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Let's say you train a neural network on Input = 1/Output = 2; Input = 4/Output = 8.

How would you train a machine to recognize that it needs to multiply the input by 2, from scratch?

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  • $\begingroup$ Do you just want a NN to function over inputs of 1:2 or all integers or integers 0:9? Are there any constraints on number of nodes or hidden layers? $\endgroup$ May 13 '16 at 13:06
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You need to limit the network model to one which naturally would generalise your problem.

For a simple multiplication, this would be a single linear neuron. You can also train bias so that the network represents y = Ax + B.

If you take that very simple network give it just 2 or 3 examples to learn from, and train it using least squares error, it will quickly converge to the function you want. A single layer linear network like this can generalise to y = Ax + B where x, y and B are vectors, and A is a matrix - i.e. it can solve simultaneous linear equations provided you supply enough examples to do so (usually number of examples equals number of dimensions of the vectors).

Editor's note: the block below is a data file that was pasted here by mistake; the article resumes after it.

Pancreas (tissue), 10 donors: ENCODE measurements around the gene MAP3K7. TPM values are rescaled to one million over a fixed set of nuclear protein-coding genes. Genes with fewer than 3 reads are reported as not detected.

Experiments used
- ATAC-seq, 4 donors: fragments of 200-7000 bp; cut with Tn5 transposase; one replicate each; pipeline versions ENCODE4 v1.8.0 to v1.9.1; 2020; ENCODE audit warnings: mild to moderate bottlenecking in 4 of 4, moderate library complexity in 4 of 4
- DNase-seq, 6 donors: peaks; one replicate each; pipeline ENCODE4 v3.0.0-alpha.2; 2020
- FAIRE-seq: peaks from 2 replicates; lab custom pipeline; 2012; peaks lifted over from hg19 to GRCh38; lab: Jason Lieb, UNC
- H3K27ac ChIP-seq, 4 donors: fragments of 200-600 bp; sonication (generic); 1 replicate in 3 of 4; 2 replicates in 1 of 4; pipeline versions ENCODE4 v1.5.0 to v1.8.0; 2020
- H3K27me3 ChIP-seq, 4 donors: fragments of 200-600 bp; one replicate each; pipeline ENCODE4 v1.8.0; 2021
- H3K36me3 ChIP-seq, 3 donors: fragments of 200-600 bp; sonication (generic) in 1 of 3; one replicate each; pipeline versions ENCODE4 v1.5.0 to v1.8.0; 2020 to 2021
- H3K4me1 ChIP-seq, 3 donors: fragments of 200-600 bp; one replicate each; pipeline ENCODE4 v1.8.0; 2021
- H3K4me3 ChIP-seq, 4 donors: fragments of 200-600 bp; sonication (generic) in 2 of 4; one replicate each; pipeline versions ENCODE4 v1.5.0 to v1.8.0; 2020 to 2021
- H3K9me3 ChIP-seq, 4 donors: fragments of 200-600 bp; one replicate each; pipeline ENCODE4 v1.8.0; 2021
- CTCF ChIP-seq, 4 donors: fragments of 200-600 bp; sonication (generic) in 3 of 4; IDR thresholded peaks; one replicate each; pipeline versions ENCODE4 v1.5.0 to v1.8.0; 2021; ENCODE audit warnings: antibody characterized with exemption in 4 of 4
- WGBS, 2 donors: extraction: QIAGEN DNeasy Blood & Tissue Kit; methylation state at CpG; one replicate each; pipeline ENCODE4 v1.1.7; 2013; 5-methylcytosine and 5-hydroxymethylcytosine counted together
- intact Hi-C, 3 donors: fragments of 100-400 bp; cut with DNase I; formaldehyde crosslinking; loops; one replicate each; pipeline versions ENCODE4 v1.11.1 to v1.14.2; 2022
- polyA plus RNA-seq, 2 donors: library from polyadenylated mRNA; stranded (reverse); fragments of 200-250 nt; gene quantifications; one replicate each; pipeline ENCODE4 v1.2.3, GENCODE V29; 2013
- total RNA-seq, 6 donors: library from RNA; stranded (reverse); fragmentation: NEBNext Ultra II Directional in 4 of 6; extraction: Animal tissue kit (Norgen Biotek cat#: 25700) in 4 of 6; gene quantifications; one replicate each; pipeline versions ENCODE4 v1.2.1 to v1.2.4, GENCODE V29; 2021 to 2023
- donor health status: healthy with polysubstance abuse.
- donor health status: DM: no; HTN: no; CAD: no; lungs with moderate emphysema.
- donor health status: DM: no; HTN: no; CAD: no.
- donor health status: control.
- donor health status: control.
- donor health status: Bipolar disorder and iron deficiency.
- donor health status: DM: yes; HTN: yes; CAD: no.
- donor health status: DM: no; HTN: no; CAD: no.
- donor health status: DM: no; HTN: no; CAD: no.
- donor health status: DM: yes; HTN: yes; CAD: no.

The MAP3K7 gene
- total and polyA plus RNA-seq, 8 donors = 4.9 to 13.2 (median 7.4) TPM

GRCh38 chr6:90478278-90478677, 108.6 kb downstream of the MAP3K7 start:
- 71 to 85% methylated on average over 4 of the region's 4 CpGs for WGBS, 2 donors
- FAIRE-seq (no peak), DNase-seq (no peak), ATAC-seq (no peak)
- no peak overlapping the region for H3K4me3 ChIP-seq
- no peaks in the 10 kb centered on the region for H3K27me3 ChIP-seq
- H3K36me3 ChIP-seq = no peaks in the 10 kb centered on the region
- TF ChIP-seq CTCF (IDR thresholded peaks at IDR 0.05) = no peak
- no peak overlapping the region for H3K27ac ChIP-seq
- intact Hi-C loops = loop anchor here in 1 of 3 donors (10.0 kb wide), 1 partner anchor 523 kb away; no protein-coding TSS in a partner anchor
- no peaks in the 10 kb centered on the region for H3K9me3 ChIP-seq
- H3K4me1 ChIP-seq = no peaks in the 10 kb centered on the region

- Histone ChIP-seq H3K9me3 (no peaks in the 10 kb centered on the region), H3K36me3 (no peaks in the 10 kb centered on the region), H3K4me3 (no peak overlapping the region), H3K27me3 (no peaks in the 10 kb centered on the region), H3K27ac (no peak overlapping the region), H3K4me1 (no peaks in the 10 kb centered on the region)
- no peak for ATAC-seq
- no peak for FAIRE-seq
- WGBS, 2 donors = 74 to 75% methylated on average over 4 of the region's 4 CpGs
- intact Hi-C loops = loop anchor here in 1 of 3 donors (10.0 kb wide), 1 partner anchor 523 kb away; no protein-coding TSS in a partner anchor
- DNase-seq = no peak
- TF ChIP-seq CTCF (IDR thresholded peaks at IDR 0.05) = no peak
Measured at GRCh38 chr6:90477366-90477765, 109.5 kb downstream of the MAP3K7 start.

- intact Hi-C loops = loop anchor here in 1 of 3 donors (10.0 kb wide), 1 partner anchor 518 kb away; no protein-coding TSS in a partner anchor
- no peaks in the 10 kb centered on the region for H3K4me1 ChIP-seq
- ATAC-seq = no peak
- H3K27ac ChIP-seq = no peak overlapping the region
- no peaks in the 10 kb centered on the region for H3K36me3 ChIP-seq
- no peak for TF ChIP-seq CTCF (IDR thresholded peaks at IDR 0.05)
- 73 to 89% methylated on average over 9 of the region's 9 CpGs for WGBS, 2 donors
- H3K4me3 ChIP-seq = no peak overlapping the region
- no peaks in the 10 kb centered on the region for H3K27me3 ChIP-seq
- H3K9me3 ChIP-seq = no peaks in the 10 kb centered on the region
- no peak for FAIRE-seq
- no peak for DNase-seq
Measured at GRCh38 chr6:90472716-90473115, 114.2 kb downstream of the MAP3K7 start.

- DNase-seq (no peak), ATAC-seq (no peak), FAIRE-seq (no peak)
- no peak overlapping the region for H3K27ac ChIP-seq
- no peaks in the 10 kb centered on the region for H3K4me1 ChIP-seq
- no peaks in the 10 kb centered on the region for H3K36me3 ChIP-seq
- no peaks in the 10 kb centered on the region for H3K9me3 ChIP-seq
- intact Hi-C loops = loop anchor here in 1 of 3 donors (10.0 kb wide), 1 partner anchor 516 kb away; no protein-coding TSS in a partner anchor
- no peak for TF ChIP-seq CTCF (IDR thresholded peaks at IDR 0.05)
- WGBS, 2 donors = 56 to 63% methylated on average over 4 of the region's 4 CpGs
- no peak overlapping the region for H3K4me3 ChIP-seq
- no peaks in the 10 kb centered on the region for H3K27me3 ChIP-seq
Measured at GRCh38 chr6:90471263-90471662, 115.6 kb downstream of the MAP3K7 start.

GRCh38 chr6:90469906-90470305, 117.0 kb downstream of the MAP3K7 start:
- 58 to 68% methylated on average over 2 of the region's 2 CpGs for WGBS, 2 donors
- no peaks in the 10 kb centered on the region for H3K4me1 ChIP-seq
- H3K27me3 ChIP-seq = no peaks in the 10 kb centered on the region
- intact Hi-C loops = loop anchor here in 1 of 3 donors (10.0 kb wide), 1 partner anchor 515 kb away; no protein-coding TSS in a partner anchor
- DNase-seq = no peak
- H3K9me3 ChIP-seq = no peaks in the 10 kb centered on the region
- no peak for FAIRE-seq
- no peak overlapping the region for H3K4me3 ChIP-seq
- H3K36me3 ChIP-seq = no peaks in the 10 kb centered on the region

This is actually really trivial, and if you train such a simple network using any modern NN library, it will be very fast to learn your linear function. However, in the general case of having a specific non-linear function and wanting the network to learn it in a general sense, it is not possible. The network can be made to learn to generalise reasonably well near where you have provided example inputs and outputs, but will output incorrect results when you give it an x value far away from the training examples.

It is important to note that the network does not learn the math formula for your function. It finds the best approximation given its own internal model. But by picking a network where the internal model is a good match to the function you want to learn, it is going to generalise well to it, and may be able to get it exactly if there is no noise in the examples and enough of them.

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